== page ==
Originally Posted by MrJava
I think many people are not understanding how PCIe works on the 990FX (and previous) platforms. Even though the chipset provides 4 x16 PCIe 2.0 lanes, the link between the chipset and the CPU is a single HT 3 link which provides less than half the bandwidth (25.6GB/s) of all of the lanes combined. It is the very definition of a bottleneck.
Not to mention that PCIe already has relatively high latency. An additional hop (the chipset) for packets between the CPU and GPU makes latency even worse.
FM2+ is superior in this regard because is 16 PCIe 3.0 lanes provided by an on-die controller - thats a full 32GB/s of bandwidth and as low latency for PCIe traffic as the standard will allow. These lanes are dedicated for graphics, and there are additional lanes for SSDs and connections to the chipset for LAN,SATA etc. On AM3+, the HT link bandwidth is used for all system I/O.
In short AMD does this for the same reason that they added the on-die memory controller.
Well I guess we are back to this discussion again
Here is the thing though, the current implementation of 990FX platform with its HT3.1 controller and PCI-E lanes IS
inadequate. This however can be fully fixed if a new CPU were released for the platform so the argument about not using AM3+ is completely invalid. The new CPU *could* have PCI-E 3.0 lanes on-die, but it still wouldnt need it. Those PCI-E lanes take up a decent bit of space, a bit more than HTT IO would. Furthermore if AMD were to actually use the HT links for the PCI-E traffic then it would take no additional space because there are already four 16-bit HT 3.1 controllers on die. All AMD has to do is increase these to 32-bit (which is the same as integrating PCI-E controllers anyway so no matter what your view this change in die space would already be taking place) and the HT 3.1 lanes would have more bandwidth than the PCI-E 3.0 lanes would. There is no need for a hop to northbridge even with no PCI-E controllers at all, the HT controller is directly map-able to PCI-E addresses. A 32-bit HT IO controller is equivalent in size and ability to a 32-bit x16 PCI-E 3.0 controller, however the HT link has lower latency and more bandwidth. Using the same HT links, only increased to 32-bit bus, would alleviate all bandwidth issues on the current 990FX platform, have directly on-die integrated "PCI-E" only with better performance, and still have room left over for a southbridge connection. AMD also already uses four separate HT link controllers which means this would be the equivalent of 64 PCI-E 3.0 lanes on-die. It also allows AMD to not change their server designs and lets the new CPUs be drop in compatible to current platforms because it still uses HT links so the inter CPU communication would be done the same on multi-CPU systems. There isnt a single drawback to this design other than the increased die space, but that doesn't matter cause even if HT links were dropped the same die space would be taken by the PCI-E links.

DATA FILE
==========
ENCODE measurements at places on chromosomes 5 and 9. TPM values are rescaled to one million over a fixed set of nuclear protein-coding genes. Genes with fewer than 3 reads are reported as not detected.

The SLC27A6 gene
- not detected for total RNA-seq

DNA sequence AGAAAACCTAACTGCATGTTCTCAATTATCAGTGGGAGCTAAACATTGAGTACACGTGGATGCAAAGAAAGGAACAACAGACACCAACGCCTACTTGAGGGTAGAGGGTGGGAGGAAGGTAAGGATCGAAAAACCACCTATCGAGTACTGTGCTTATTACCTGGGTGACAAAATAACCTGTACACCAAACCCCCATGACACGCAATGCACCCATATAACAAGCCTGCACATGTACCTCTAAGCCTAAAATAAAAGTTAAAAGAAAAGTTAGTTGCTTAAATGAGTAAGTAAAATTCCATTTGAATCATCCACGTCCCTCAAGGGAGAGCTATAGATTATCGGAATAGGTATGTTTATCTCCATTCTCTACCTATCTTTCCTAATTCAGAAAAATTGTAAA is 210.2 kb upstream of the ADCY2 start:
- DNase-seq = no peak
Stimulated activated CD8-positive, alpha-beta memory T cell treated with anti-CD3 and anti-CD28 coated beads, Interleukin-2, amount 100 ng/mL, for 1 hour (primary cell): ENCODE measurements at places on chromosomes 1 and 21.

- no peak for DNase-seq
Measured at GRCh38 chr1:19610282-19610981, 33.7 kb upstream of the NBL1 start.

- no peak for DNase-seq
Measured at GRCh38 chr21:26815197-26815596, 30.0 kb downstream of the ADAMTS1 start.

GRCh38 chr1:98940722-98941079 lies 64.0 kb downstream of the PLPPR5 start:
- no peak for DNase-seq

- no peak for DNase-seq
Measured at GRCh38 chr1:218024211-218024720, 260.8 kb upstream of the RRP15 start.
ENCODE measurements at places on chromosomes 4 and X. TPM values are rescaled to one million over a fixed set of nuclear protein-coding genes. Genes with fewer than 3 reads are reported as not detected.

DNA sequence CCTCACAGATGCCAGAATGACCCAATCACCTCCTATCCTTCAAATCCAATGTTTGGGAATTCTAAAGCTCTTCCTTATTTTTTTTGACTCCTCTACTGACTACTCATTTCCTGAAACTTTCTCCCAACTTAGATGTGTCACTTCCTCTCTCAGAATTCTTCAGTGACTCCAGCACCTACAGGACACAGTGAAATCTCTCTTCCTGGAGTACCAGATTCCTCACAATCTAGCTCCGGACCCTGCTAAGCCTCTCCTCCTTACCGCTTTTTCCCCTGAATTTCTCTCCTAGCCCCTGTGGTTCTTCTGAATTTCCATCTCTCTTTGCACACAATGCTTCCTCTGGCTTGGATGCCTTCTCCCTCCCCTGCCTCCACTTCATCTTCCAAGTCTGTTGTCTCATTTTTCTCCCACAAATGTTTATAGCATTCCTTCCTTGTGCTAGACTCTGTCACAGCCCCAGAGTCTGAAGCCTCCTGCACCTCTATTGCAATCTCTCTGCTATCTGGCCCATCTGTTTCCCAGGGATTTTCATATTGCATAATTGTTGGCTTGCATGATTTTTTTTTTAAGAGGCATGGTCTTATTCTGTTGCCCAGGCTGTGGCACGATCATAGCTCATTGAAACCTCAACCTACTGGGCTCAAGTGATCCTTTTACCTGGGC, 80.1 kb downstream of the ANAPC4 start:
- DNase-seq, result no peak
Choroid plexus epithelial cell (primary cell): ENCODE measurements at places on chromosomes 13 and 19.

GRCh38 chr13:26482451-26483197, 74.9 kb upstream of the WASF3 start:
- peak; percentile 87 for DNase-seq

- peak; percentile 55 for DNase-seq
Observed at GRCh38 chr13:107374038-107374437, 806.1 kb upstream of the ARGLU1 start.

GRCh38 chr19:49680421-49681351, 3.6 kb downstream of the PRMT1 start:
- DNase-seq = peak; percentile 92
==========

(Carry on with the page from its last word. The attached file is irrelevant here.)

For easy reference:
A 32-bit HT link has 51.2 GB/s of bandwidth.
32-bit 16 lane PCI-E 3.0 has 31.5GB/s of bandwidth
And before anyone asks, yes a HT link can be split up exactly the same for smaller "lanes" just like PCI-E can and is still directly map-able.Edited by EniGma1987 - 10/28/13 at 10:25am